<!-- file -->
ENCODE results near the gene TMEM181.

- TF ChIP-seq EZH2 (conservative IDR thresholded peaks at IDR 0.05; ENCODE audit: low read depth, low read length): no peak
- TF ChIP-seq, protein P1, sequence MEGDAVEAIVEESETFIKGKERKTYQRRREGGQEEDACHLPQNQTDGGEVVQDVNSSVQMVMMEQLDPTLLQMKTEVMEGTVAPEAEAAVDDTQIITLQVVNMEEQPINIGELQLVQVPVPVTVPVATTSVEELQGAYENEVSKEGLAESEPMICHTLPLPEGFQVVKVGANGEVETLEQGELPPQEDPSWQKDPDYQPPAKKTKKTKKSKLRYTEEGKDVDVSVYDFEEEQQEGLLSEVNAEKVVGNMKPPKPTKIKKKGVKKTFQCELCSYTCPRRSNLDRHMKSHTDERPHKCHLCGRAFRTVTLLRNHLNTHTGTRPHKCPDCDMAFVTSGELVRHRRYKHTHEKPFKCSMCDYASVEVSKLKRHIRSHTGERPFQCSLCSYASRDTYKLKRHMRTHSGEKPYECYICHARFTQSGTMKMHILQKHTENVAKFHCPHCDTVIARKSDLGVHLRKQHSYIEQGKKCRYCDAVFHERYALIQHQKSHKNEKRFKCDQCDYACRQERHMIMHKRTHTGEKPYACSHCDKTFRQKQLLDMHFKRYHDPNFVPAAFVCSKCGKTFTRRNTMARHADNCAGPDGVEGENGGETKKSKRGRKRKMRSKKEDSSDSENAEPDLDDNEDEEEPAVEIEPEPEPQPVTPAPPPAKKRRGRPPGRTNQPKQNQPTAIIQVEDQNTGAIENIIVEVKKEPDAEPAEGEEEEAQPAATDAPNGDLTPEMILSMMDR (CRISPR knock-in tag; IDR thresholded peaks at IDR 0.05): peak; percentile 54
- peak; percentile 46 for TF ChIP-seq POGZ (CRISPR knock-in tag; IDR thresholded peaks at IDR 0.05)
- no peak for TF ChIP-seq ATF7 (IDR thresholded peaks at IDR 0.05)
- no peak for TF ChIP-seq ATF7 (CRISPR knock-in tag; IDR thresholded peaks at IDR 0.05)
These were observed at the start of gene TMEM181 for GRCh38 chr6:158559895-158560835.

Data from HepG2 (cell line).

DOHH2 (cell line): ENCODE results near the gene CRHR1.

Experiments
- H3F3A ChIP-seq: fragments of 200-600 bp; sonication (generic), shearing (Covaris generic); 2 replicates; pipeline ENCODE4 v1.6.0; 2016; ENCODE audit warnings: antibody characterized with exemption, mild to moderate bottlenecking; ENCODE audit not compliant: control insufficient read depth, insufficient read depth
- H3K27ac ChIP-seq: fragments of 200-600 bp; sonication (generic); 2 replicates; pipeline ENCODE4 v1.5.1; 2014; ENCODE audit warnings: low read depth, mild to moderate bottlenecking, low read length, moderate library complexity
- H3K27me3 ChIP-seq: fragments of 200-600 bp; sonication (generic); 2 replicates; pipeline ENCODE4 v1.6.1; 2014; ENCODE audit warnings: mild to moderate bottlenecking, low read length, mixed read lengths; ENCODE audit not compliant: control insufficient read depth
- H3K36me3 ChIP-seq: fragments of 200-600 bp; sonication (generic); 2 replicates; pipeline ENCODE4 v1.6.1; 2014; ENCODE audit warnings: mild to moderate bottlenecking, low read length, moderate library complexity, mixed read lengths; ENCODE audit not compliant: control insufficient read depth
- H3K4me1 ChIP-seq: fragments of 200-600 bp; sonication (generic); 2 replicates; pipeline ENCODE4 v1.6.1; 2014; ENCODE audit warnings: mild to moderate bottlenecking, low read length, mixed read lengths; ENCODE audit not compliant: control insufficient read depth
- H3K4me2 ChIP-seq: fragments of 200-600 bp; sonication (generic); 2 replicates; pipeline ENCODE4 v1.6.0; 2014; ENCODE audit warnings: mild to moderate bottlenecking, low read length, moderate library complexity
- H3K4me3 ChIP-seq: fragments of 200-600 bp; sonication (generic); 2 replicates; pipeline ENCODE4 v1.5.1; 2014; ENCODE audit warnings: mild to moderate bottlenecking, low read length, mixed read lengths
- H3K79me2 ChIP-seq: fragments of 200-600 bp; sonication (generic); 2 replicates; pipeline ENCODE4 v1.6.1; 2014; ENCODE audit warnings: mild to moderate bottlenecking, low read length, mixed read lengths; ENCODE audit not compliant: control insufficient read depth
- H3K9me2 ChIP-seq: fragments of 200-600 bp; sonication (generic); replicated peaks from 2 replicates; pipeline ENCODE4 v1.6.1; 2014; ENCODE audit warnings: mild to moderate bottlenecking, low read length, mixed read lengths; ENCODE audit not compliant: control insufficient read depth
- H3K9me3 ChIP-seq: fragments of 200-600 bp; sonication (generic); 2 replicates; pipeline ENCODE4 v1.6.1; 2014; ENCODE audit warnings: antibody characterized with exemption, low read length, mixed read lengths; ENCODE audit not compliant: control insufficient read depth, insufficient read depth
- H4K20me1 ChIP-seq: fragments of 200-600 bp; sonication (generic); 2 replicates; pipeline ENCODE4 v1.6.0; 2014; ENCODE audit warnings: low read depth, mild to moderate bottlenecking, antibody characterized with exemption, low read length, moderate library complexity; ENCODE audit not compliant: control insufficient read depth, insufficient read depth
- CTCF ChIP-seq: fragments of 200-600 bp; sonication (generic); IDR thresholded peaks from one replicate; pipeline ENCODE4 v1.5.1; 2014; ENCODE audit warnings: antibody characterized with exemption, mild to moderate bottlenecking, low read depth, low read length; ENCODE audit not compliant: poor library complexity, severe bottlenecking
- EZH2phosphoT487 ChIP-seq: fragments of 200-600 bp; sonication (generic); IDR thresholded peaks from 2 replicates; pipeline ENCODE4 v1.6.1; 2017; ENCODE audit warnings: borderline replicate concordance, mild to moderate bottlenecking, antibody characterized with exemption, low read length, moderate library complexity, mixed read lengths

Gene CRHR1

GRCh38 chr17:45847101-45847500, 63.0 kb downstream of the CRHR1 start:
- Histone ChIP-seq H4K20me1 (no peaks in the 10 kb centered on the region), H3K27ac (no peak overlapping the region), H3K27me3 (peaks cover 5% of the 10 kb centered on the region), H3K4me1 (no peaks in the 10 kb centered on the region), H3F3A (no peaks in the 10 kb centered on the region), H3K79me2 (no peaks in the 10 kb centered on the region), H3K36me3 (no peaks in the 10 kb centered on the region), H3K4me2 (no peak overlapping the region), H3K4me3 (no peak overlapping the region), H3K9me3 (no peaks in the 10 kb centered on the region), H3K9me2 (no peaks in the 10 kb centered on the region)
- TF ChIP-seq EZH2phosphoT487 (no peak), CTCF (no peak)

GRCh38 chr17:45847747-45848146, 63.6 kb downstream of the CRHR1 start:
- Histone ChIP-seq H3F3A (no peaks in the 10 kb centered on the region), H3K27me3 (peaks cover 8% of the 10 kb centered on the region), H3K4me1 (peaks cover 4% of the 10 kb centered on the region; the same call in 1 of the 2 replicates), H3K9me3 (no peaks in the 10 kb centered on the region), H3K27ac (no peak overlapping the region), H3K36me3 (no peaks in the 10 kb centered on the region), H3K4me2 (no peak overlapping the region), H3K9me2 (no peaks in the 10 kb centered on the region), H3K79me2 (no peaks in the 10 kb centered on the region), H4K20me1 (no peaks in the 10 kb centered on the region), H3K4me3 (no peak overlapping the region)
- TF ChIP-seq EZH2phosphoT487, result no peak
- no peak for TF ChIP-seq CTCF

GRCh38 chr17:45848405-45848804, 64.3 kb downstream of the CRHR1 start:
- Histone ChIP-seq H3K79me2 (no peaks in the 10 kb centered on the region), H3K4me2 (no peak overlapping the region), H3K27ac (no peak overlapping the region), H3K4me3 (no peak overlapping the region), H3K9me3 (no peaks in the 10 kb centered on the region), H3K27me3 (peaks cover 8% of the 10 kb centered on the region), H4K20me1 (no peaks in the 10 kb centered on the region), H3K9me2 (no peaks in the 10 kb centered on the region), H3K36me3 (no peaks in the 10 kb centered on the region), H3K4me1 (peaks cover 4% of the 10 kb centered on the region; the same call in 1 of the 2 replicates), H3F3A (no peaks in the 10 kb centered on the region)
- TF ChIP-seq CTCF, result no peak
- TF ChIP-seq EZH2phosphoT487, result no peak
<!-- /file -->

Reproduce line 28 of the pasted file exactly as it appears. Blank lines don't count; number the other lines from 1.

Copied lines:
GRCh38 chr17:45847747-45848146, 63.6 kb downstream of the CRHR1 start: